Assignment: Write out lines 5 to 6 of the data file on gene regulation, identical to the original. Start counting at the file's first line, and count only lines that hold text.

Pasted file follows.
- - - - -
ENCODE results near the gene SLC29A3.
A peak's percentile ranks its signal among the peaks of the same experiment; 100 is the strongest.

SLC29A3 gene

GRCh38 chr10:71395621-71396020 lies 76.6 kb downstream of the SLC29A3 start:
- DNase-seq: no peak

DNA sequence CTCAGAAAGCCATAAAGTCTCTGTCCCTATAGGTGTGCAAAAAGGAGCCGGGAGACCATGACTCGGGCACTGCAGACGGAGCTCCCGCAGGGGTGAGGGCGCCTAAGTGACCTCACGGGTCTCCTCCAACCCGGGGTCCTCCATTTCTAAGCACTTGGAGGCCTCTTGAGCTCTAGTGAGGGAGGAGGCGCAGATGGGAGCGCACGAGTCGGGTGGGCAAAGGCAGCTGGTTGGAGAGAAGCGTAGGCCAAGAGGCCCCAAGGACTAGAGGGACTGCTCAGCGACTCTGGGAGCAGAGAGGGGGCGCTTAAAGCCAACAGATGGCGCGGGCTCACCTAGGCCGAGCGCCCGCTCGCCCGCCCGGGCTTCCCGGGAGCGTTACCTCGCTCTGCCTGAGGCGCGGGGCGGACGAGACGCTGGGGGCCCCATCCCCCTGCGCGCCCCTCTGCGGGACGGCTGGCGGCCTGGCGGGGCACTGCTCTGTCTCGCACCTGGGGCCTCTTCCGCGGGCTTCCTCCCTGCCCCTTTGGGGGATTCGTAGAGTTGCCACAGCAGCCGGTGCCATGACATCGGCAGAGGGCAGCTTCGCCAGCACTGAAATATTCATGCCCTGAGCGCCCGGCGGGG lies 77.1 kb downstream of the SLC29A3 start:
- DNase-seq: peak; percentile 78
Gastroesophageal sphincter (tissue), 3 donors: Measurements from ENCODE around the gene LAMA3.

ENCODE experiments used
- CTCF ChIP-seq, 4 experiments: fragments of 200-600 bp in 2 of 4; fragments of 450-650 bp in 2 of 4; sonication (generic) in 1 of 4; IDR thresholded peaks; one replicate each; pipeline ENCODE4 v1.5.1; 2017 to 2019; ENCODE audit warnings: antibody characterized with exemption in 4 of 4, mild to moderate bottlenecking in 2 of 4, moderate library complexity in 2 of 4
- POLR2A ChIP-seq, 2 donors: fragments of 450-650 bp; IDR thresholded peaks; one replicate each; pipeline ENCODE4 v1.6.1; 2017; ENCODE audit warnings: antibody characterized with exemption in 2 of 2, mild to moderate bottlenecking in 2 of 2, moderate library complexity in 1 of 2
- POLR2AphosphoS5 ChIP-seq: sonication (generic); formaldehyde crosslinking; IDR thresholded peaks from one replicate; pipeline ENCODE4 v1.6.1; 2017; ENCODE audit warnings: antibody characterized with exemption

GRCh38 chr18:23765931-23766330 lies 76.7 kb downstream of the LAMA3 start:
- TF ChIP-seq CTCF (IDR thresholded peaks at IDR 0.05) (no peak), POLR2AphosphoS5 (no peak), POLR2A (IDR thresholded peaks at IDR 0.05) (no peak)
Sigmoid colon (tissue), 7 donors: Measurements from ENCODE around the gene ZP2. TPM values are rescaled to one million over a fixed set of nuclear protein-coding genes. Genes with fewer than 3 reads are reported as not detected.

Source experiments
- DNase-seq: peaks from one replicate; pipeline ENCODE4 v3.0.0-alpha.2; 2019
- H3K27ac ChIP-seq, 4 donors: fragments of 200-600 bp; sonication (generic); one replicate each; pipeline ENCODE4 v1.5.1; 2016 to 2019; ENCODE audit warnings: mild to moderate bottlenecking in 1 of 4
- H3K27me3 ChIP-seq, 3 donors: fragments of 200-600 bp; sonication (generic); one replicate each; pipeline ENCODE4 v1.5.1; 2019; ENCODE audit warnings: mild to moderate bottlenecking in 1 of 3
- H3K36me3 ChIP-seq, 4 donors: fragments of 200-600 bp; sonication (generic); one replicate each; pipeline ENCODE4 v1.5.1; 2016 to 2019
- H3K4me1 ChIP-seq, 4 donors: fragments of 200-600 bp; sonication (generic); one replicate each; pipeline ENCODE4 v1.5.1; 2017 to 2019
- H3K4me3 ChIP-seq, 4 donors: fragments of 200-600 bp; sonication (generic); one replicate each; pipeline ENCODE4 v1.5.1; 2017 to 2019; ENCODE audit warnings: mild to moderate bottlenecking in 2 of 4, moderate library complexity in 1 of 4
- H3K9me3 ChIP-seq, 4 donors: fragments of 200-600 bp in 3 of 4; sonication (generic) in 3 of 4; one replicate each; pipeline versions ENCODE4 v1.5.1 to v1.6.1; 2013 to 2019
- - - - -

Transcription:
- DNase-seq: no peak

DNA sequence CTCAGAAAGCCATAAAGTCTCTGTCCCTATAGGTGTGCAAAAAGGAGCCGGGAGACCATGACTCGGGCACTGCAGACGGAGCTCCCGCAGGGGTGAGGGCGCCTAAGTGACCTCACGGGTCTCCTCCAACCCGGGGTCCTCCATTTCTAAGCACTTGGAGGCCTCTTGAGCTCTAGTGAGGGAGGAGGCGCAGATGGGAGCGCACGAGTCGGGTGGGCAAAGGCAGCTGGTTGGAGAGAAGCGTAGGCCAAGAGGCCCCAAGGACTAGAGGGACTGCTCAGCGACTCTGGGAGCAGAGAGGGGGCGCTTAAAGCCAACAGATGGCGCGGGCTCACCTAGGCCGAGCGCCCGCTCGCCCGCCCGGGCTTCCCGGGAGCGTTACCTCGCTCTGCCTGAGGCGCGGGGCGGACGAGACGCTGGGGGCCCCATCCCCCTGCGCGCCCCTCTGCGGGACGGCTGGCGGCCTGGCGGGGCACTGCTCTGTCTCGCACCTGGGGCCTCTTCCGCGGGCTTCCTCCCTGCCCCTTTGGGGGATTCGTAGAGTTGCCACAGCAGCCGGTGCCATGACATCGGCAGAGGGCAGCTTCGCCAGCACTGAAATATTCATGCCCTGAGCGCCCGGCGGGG lies 77.1 kb downstream of the SLC29A3 start: